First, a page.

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Researchers find how obesity is a risk factor for stillbirth

ANI Mar 08, 2024

According to a study, obesity raises the risk of stillbirth as a pregnancy approaches full term.

The study's conclusions were released in the Canadian Medical Association Journal or CMAJ.

In Canada, the overall risk of stillbirth during pregnancy is roughly 0.4%. "Our findings suggest that an earlier delivery date may help reduce the risk of stillbirth for pregnant people with obesity," says lead author Dr. Naila Ramji, an assistant professor at Dalhousie University and high-risk pregnancy specialist in Fredericton, New Brunswick.

Senior author Dr. Laura Gaudet, an associate professor at Queen's University and high-risk pregnancy specialist, and coauthors at The Ottawa Hospital round out the group.

Although the link between obesity and stillbirth is well-known, there was little research on the association between obesity and stillbirth risk by gestational age, or on the impact of higher classes of obesity.

To address this gap, the researchers analysed data from the Better Outcomes Registry and Network on 681 178 singleton births, 1956 of which were stillbirths, in Ontario between 2012 and 2018.

After adjusting for other stillbirth risk factors like diabetes and high blood pressure, the researchers found that people with class I obesity (BMI 30-34.9 kg/m2) had double the risk of stillbirth at 39 weeks gestation compared to those with normal BMI (18.5-24.9 kg/m2).

For those in obesity classes II and III (BMI 35-39.9 kg/m2 and BMI 40 kg/m2 and higher, respectively), stillbirth risk at 36 weeks was 2 to 2.5 times that of people with normal BMI. This risk further increased with gestational age, with a more than fourfold risk at 40 weeks.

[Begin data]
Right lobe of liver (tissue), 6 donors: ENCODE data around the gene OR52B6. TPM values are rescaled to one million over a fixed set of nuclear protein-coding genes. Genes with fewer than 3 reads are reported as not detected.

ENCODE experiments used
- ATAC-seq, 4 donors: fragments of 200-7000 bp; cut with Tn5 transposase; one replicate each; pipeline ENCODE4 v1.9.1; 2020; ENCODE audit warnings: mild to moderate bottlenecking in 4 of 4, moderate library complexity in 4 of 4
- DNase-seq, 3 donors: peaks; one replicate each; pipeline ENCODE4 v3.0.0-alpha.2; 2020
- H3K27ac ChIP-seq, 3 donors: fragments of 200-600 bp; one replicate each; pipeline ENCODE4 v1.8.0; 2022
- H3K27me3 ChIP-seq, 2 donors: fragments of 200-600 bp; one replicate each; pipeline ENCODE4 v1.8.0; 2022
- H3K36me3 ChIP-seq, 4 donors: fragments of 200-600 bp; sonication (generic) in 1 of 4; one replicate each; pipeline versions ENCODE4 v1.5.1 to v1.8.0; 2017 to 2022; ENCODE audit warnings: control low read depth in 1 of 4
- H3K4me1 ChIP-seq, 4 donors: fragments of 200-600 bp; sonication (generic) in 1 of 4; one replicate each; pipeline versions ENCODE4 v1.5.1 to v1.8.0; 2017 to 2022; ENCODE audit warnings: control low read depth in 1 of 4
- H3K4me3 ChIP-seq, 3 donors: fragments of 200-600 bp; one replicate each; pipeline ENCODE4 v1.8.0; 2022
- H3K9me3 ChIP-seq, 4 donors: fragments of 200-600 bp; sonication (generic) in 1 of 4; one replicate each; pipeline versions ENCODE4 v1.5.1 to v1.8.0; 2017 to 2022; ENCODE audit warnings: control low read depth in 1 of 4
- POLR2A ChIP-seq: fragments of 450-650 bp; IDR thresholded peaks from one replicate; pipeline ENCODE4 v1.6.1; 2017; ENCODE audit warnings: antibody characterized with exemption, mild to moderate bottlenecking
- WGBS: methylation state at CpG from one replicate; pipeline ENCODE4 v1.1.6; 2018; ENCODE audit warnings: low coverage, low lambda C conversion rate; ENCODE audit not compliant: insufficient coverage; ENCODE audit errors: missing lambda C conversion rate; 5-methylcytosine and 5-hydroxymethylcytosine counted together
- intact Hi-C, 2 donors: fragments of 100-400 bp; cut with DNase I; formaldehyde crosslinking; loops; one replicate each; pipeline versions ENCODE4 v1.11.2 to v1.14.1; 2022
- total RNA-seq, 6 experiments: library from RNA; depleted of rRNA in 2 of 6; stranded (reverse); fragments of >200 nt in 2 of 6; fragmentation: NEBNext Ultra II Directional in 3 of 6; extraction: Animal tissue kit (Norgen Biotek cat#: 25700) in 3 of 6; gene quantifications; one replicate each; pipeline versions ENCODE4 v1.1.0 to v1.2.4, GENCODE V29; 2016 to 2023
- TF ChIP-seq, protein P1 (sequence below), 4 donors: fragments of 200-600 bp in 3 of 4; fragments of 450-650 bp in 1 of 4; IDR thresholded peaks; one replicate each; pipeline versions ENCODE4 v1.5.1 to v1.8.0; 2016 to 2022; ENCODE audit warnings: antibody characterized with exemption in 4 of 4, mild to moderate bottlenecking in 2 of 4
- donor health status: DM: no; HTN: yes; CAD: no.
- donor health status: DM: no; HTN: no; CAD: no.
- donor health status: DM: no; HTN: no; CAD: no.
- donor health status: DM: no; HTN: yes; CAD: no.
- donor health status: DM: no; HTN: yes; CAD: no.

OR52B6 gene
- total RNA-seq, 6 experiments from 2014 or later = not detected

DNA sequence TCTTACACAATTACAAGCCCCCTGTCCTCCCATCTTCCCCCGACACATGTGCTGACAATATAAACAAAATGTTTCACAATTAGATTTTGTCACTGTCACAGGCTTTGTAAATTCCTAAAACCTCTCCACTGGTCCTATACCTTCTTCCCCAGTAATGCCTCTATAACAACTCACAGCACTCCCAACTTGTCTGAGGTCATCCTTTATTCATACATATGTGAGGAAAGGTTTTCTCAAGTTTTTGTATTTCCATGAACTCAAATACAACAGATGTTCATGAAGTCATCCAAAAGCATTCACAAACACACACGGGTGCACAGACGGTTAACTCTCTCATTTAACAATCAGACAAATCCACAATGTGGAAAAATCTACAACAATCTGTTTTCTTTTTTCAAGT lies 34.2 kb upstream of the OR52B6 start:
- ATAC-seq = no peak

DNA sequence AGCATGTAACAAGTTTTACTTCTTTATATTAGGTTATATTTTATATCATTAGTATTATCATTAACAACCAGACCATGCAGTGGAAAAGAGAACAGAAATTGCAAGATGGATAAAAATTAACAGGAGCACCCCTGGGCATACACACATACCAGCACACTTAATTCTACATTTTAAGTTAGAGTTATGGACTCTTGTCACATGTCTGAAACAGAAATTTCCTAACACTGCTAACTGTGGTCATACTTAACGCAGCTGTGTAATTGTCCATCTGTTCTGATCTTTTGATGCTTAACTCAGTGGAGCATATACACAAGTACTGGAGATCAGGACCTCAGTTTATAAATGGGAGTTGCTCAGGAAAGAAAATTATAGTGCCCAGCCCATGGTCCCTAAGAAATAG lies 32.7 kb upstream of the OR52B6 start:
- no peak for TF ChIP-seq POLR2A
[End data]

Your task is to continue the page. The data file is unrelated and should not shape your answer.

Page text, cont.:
"For other medical conditions that increase the risk of stillbirth, there are guidelines that recommend delivery at 38 or 39 weeks. Interestingly, the risk thresholds for those conditions are lower than the risks we found associated with obesity. We worry that implicit biases against people with obesity may be causing the medical community to take the risks they face less seriously," says Dr. Ramji.

The authors also looked at whether stillbirths occurred before or during delivery and found a higher risk of stillbirths occurring before delivery in people with class I and II obesity. They hope that these findings will improve care for this at-risk population.

"Pregnant people with obesity, especially those with additional risk factors may benefit from timely referral and greater surveillance closer to term, and the presence of additional risk factors may warrant earlier delivery," said Dr. Ramji.

"Focusing on weight during communications of risk may reinforce weight bias, weight stigma, and discrimination for pregnant people," writes Dr. Cahill, a registered dietitian.

"Negative weight-related attitudes, beliefs, assumptions, and judgments prevalent in society, and harmful social stereotypes that are held about people living with obesity, are associated with adverse physical and mental health consequences."

She ends by saying that pregnant people living with obesity should receive respectful prenatal care, free from stigma, that realises the goals of both health care providers and patients to ensure positive maternal and foetal outcomes.

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